Since oxygen has a higher atomic number than hydrogen, the former attracts the latter's electrons, leading to an asymmetric distribution of the positive and negative charges in the water molecule. Van der Waals forces lead to the formation of hydrogen bonds and crystalline lattices. This results in water clusters, like a type of molecular network, which can trap gas atoms and hold them between the meshes. In this process, so-called ionic bonds are formed, specifically between the water and oxygen molecules. As described, oxygen molecules lie in the gaps between the water molecules and are covered over by the network, in the manner of a kind of water membrane.
The maximum oxygen concentration is dependent on the flow set and is established only after approximately 5 minutes. The desired flow can be selected in a stepless manner using a fixed pressure reducer and integrated helices and different nozzle sizes, so that no measurements or subsequent adjustments are required. In practice, it has been found that suitable atomization allows an uptake of 70 to 90 mg per liter of water to be achieved.
A number of devices are available for atomization. For example, a membrane system can be used. A further possibility is a venturi tube with following nozzle. Also possible are a pressure microchamber, ultrasonic atomization or molecular sieve atomization.
Overall, the installation according to the invention operates very economically and is easy to handle.
Water is not the only suitable liquid, but rather in particular any liquid may be considered. A gas other than oxygen may be introduced into the liquid as the gas serving for specific purposes. Consideration may be given, for example, to helium or laughing gas, etc.
Further advantages, features and details of the invention will emerge from the following description of preferred exemplary embodiments and with reference to the drawing, the single Figure of which shows a diagrammatic depiction of a device according to the invention for introducing oxygen and other gases into liquids.
According to the invention, this device is designed as a compact installation, the individual elements being provided on or in a support device 1.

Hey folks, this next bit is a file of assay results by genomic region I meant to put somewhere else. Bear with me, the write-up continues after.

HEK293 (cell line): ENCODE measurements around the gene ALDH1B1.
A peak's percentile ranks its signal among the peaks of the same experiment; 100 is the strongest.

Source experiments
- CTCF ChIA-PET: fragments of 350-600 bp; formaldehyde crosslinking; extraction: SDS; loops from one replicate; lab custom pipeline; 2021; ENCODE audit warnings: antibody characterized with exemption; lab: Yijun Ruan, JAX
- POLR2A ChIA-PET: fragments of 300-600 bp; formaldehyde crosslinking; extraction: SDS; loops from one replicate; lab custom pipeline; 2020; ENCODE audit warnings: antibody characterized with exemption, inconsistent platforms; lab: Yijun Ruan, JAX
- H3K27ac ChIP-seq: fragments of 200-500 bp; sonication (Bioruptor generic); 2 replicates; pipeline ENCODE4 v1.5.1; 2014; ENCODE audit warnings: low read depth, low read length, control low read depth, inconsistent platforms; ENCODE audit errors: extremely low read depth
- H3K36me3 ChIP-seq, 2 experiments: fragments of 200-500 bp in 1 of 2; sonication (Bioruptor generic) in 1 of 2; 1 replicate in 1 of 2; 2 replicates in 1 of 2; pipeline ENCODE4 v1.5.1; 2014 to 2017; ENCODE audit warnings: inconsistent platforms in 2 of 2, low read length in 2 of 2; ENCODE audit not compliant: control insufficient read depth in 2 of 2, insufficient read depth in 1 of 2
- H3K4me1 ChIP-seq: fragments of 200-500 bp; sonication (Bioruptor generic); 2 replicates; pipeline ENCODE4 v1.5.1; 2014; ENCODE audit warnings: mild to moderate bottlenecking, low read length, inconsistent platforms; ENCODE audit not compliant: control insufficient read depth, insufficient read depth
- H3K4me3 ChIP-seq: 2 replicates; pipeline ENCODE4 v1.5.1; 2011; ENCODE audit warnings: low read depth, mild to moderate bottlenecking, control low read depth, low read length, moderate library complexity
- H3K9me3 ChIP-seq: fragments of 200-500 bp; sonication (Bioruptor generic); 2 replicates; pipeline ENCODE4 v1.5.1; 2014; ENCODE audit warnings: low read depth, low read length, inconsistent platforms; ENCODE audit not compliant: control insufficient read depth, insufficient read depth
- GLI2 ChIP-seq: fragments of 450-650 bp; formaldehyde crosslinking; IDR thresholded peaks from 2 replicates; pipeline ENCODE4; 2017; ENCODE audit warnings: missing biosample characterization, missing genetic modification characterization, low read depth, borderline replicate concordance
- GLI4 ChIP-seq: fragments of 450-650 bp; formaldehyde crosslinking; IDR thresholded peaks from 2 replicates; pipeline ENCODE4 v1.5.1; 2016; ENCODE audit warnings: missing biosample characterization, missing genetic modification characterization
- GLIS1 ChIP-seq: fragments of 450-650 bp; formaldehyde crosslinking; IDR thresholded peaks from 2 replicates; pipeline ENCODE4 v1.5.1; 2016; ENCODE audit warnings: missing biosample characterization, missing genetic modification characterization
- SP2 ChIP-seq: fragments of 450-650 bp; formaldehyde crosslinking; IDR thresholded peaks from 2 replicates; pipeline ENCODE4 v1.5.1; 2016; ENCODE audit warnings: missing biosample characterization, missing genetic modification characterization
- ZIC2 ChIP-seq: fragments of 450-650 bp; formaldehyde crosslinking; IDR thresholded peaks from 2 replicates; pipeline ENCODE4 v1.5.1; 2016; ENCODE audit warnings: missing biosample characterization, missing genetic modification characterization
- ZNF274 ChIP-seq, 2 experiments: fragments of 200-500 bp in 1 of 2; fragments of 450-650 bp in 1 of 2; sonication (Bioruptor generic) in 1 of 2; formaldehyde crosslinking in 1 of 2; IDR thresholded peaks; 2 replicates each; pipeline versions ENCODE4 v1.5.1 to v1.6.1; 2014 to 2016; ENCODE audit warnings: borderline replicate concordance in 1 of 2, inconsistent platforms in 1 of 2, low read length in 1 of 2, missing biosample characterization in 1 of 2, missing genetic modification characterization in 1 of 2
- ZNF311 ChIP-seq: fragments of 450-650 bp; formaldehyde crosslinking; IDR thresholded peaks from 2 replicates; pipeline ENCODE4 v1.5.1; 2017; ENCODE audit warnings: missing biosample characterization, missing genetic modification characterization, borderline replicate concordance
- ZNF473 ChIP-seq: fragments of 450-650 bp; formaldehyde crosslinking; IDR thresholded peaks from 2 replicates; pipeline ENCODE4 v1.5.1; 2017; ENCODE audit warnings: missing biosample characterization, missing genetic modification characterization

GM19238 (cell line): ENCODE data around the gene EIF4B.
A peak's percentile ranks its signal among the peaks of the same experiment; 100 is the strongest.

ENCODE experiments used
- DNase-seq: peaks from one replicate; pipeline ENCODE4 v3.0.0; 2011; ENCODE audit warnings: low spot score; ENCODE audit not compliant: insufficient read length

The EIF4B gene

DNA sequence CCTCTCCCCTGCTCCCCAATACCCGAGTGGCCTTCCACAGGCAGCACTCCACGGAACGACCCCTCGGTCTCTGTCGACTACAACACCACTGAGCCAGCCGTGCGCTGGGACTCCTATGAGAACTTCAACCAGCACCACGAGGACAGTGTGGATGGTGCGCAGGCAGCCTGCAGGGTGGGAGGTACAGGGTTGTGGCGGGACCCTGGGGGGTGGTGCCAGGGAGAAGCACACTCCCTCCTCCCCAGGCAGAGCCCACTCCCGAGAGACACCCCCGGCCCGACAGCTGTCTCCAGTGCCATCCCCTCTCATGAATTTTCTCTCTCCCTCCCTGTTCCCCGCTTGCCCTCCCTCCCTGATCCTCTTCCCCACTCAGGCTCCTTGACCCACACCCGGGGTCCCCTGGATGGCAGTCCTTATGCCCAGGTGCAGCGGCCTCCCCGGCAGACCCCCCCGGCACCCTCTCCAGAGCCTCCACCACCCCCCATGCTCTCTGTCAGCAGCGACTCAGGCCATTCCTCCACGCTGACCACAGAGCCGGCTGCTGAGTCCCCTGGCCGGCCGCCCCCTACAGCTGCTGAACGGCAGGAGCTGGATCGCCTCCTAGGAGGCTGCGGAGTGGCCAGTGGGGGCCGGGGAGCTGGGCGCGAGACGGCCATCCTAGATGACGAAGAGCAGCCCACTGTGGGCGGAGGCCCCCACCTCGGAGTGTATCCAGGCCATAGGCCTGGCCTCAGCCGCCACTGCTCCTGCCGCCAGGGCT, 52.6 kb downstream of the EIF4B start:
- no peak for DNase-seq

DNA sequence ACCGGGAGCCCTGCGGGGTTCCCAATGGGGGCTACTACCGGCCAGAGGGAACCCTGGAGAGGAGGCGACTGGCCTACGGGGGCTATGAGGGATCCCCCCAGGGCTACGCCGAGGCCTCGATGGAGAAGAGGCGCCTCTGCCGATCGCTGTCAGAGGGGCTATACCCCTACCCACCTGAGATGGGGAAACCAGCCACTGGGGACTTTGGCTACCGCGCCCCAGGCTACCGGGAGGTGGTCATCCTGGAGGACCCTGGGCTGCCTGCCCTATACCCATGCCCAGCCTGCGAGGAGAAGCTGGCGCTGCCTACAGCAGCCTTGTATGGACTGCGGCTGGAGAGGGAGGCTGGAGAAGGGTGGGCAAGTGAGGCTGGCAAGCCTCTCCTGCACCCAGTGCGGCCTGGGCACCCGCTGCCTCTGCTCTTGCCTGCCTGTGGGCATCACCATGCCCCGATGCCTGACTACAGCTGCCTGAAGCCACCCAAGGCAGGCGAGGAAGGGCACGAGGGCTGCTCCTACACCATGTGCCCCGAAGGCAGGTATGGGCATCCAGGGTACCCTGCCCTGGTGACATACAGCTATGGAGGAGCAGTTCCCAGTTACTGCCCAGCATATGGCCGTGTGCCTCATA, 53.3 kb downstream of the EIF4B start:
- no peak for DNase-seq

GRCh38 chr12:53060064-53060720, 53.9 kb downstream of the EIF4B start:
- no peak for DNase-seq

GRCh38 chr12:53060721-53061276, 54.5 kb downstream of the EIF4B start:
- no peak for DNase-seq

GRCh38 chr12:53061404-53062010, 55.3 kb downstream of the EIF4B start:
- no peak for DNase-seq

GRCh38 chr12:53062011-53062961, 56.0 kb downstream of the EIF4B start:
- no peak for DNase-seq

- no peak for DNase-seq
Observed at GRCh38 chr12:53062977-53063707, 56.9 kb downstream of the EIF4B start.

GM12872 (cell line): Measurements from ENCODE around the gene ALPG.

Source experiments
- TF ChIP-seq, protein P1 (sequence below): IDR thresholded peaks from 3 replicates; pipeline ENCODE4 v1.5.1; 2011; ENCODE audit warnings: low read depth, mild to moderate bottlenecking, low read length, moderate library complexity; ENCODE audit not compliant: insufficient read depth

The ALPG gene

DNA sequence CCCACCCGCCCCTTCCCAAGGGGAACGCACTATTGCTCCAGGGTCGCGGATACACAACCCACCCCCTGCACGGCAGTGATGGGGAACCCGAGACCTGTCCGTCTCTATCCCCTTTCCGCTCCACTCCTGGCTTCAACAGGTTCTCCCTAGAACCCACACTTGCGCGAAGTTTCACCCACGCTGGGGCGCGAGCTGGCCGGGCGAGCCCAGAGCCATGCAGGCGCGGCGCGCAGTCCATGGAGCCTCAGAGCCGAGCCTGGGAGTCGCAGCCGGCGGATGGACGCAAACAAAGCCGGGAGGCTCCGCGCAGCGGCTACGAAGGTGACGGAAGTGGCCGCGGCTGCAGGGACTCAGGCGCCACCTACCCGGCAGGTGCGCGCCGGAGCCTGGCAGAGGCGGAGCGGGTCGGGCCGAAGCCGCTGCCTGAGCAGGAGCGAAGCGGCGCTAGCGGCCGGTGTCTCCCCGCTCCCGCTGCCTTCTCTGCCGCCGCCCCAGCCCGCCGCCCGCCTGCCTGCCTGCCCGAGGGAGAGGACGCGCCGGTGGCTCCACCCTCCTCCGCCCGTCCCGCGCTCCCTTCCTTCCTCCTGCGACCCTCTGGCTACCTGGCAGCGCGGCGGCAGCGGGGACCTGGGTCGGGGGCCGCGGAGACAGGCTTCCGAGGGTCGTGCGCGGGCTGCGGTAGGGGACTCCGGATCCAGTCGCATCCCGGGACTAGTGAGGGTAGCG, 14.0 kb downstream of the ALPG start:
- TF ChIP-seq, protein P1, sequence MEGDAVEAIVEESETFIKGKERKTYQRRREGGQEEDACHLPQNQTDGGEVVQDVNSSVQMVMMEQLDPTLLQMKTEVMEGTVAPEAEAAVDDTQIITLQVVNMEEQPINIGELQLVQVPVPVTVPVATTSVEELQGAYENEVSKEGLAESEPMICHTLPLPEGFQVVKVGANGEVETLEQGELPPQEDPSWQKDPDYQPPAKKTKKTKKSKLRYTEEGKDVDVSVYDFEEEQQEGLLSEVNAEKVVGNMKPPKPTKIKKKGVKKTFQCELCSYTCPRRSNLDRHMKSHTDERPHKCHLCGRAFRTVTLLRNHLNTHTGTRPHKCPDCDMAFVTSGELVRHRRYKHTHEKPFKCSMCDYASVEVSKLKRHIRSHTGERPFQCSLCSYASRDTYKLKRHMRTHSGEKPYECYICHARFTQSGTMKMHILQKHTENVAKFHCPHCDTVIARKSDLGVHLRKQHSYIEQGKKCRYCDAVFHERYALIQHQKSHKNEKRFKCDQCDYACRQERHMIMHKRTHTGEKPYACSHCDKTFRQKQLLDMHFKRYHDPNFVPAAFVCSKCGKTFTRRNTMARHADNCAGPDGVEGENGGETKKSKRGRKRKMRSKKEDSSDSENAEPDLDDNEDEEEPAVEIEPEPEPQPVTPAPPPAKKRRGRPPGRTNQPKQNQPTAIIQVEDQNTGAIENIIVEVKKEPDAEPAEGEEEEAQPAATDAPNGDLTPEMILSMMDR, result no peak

A water connection to a normal water main or some other link is denoted by 2. The water or liquid passes to a pump unit 3, which pumps the water through a prefilter 14. According to the invention, this prefilter 14 is chosen to be a so-called multistage filter, which comprises a first layer 4 of cellulose material for separation of coarse particles and a second layer 5 of a material of metallic composition which causes an oxidation-reduction reaction in the water, which leads to a reduction of the chlorins in the water.
The second layer 5 is followed by a third layer 6, in which granular activated carbon is situated.
From the prefilter 14, the water passes to an atomization device 7. In the atomization device 7, oxygen is mixed with the water through a connection 8, resulting in a close attachment between the oxygen molecules and the water molecules.
From the atomization device 7, the water/oxygen mixture passes into a postfilter 9, which in this case is preferably a carbo-monoblock filter, which ensures sterilization. The carbo-monoblock filter is made of a sintered activated carbon granulate material forming an internal labyrinth.
This postfilter 9 is followed by a postatomization stage 10 via a nozzle or membranes, which postatomization stage is in turn connected to a storage container 11, which for its part is followed by a water tap 12.
It is diagrammatically indicated that the storage container 11 is releasably connected to the support device 1 and the postatomization stage 10, a quick-acting coupling 13 being shown only diagrammatically.
It is to be understood that the invention is not limited to the illustrations described and shown herein, which are deemed to be merely illustrative of the best modes of carrying out the invention, and which are susceptible of modification of form, size, arrangement of parts and details of operation. The invention rather is intended to encompass all such modifications which are within its spirit and scope as defined by the claims.